Scholarship almost universally builds directory/roundup style links, which in the worst case scenario COULD penalize your site.

After all, this is considered a strong indicator of “link schemes” which violates Google’s Webmaster Guidelines.


Now the domain authority and trustworthiness of major college sites will probably help offset some of these factors.

But for some of the more obscure universities, the links might end up getting discarded completely by Google’s post-Penguin 4.0 algorithm.

Remember the example of the scholarship links on Florida International University that we showed you earlier?

This is what the page with the links actually looks like:


If this doesn’t look exactly like a low-quality directory/bookmark link, then I don’t know what does.

Although Google has discontinued the penalizing of sites and pages as a result of low-quality backlinks, it’s hard to imagine that these types of links were not affected by the rollout of Penguin 4.0.

At the peak of its hype, people dedicated their entire business to this strategy.

Some SEOs even had the misconception that because of the .edu domain, backlinks from edu sites would be more valuable.


Here John Mueller, Google’s Webmaster Trends Analyst, confirms that Google now ignores many of these links.

He also calls the notion that “.edu” domains are somehow inherently better a misconception.

The reality is that there is a stronger tendency (because of the vetting process) for .edu domain website to have lots of backlinks and online press coverage.

The reason is that they are official school websites. Reputable colleges with thousands of students often end up getting press coverage, linked to in student blogs, etc.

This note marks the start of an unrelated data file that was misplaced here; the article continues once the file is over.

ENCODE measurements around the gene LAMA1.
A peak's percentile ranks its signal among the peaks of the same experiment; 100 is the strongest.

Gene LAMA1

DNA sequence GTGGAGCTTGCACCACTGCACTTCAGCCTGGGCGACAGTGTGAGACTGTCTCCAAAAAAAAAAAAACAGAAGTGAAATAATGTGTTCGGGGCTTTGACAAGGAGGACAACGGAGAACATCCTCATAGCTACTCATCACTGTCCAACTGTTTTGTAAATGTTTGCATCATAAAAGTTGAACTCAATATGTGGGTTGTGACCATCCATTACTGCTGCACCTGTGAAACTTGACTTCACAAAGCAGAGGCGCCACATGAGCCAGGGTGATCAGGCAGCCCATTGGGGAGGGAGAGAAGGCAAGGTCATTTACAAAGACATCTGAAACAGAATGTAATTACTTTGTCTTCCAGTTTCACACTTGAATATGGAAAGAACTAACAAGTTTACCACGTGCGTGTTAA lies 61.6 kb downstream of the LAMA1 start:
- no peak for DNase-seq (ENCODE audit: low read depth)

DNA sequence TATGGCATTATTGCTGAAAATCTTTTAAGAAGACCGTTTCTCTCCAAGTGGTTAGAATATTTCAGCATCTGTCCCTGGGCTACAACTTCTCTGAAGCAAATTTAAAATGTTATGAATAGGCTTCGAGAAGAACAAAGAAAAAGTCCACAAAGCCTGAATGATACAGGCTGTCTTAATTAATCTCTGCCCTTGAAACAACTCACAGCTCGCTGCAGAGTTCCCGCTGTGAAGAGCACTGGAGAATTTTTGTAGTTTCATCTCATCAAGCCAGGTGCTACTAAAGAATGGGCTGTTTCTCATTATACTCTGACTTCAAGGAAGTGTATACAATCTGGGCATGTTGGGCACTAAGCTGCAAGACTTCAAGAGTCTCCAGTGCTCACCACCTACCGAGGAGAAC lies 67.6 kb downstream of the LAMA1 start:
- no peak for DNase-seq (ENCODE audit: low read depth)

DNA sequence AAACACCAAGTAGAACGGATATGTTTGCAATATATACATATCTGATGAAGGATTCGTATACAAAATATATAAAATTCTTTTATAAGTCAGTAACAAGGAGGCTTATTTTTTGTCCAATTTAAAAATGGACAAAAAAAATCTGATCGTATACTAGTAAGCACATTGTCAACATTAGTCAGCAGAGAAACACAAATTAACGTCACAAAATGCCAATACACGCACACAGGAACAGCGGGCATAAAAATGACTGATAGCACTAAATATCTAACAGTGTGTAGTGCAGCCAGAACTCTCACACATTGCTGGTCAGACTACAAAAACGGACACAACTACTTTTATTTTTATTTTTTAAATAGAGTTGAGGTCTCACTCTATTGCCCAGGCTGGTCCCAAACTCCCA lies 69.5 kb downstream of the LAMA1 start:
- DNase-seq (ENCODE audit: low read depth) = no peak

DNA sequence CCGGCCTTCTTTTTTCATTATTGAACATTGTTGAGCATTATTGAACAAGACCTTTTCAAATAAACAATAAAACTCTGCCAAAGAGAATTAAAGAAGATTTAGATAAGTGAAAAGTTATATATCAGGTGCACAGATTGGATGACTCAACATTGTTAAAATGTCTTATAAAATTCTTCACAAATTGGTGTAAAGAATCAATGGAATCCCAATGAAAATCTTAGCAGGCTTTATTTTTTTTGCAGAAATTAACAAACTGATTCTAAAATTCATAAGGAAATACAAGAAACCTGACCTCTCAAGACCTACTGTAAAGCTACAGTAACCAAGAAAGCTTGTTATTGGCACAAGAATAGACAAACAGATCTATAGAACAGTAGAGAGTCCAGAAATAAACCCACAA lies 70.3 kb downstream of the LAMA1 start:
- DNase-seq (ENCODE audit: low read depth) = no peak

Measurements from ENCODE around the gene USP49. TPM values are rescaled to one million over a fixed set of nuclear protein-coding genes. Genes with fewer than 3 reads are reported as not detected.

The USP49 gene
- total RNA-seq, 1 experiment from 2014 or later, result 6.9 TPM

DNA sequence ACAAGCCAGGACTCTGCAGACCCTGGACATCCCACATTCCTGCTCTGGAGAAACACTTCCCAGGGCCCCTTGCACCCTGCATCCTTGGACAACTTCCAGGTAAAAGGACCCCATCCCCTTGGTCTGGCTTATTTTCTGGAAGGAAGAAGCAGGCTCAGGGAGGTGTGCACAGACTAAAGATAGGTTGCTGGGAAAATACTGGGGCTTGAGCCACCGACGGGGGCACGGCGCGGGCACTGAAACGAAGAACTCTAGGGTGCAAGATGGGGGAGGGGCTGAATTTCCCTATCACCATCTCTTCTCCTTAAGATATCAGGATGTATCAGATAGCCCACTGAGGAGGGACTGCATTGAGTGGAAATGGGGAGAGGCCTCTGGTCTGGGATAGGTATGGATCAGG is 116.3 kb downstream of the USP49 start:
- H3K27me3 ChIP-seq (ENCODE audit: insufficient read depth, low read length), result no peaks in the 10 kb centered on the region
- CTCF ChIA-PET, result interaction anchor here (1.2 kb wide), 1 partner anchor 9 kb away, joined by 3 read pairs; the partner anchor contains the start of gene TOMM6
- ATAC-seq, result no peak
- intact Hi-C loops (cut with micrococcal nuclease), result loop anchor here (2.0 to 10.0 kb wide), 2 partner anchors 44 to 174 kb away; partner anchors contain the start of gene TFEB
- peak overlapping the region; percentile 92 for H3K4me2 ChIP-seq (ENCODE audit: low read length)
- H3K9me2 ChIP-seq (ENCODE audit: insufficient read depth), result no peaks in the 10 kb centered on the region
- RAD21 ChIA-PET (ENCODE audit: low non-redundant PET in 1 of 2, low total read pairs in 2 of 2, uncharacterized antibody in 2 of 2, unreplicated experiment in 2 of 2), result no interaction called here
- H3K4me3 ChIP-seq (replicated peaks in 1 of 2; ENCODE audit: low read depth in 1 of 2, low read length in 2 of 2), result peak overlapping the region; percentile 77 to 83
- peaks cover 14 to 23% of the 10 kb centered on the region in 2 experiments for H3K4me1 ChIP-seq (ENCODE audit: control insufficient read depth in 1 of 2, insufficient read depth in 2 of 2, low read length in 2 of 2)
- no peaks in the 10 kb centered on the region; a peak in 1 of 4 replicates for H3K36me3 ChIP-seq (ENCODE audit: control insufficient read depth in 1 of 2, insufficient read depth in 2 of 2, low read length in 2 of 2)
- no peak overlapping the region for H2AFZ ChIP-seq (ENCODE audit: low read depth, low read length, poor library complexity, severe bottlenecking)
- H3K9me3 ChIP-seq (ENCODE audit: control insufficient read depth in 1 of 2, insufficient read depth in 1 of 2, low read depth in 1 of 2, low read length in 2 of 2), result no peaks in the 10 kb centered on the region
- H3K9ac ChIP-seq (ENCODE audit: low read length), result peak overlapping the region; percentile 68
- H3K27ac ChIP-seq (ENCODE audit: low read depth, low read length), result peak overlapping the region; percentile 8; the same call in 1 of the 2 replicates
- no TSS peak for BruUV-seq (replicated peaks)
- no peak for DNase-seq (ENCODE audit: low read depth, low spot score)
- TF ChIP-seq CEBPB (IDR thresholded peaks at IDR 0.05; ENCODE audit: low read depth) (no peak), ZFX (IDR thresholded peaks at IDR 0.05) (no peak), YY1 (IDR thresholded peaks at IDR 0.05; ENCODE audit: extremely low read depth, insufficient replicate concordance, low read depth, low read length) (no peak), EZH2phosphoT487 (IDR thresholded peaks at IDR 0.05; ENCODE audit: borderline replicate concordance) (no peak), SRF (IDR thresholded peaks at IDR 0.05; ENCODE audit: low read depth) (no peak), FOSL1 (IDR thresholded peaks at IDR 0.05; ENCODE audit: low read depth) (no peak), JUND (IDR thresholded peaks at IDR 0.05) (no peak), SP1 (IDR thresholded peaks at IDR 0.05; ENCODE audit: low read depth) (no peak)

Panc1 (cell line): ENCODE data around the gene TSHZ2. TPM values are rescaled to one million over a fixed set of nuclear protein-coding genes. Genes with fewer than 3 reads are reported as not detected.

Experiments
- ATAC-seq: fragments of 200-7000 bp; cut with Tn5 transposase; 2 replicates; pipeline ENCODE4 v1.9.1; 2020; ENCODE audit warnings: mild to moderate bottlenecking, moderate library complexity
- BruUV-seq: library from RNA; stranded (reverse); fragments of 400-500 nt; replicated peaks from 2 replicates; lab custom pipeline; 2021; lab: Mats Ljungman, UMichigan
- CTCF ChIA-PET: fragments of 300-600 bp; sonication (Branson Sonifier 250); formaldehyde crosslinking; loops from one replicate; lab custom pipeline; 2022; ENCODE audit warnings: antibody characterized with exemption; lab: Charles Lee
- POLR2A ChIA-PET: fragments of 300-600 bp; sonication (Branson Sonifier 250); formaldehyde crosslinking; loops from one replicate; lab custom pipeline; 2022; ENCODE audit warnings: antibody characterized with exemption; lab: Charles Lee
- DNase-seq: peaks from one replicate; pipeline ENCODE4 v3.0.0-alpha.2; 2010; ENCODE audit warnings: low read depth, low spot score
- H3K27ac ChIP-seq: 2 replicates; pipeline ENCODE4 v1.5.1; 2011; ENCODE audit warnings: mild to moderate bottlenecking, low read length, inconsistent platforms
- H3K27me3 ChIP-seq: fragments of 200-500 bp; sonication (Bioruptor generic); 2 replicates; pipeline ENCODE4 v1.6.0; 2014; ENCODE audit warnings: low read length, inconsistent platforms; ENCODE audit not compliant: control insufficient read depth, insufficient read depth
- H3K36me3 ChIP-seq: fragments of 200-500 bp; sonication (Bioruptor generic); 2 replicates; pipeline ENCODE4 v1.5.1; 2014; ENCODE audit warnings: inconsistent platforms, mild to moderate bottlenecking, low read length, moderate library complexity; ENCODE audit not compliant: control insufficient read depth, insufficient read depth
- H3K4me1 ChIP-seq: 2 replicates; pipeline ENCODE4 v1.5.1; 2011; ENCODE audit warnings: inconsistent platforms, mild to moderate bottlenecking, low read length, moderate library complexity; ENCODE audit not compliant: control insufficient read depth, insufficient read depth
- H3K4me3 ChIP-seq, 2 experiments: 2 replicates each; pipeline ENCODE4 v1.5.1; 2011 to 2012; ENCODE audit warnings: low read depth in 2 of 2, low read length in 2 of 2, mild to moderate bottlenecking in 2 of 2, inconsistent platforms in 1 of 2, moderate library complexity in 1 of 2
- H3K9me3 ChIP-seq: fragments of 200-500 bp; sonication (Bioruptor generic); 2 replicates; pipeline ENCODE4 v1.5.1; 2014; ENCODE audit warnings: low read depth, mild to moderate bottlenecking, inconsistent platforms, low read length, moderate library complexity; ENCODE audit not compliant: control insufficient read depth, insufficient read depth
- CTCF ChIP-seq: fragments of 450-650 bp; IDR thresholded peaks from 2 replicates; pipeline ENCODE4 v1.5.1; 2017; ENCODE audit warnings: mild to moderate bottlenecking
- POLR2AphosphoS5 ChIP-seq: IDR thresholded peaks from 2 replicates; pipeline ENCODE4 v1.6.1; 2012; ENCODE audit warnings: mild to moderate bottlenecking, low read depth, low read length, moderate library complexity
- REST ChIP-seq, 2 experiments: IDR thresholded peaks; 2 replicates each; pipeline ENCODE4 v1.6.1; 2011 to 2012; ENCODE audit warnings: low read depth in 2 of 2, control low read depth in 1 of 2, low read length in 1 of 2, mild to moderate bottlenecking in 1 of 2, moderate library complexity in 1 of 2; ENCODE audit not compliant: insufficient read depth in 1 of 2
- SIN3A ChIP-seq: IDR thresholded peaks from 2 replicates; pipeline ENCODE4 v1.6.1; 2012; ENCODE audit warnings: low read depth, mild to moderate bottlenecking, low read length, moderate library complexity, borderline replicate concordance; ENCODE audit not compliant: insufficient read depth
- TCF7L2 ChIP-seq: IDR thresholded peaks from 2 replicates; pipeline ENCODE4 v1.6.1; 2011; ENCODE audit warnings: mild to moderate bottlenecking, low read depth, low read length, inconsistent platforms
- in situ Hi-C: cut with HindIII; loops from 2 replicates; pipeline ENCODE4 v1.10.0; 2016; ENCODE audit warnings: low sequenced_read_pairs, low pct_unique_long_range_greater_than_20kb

So naturally, their link profile and domain authority will be stronger than an average website.

The Main Boost Hits Your Dedicated Page (Not Your Home-page or Landing Page)

The issue with a lot of the case studies into scholarship link building is that they stop at the amount of and quality of the links.

They rarely discuss the actual SERP and organic traffic impact of implementing the strategy.

The rare exceptions admit to implementing it as a part of a broader SEO strategy, so it’s hard to isolate the results and guarantee that they were caused by specifically.

One key difference about this tactic vs. building links to a dedicated content landing page or your home page is that all the links will be to your dedicated scholarship page.

Which means that the main SEO boost will be given to that specific page. The results are

This is evident in the Case Study by Nifty Marketing where they actually published the traffic results.

While a fair amount of the traffic is obviously referral traffic, there aren’t substantial spikes or growth that coincides with the introduction/success of the campaign across the clients.

Since other tactics were being implemented at the same time, it’s hard to conclusively say whether it had any impact at all on anything other than the added traffic from the scholarship page itself.

Sure, scholarship link building is cheaper than straight up buying links, and gets you high-quality links faster. It also costs you much less blood, sweat, and tears than something like the skyscraper technique.

But for most businesses, the links will seem irrelevant and risk not getting picked up in rankings at all, other than scholarship page, and there will be.

If a scholarship is a viable branding opportunity for your business, your website is fairly closely related to universities (like financial institutions/law offices) and you have a close relationship with local universities already, it might still be a worthwhile investment.

You could tie it in with HR and possibly enable yourself to line up talent for the future.

You might even be able to gain some local press by taking a unique spin on the application process (which will drive even more backlinks, possibly to your homepage).

Scholarship link building isn't dead, but it's also not the best target for a large investment.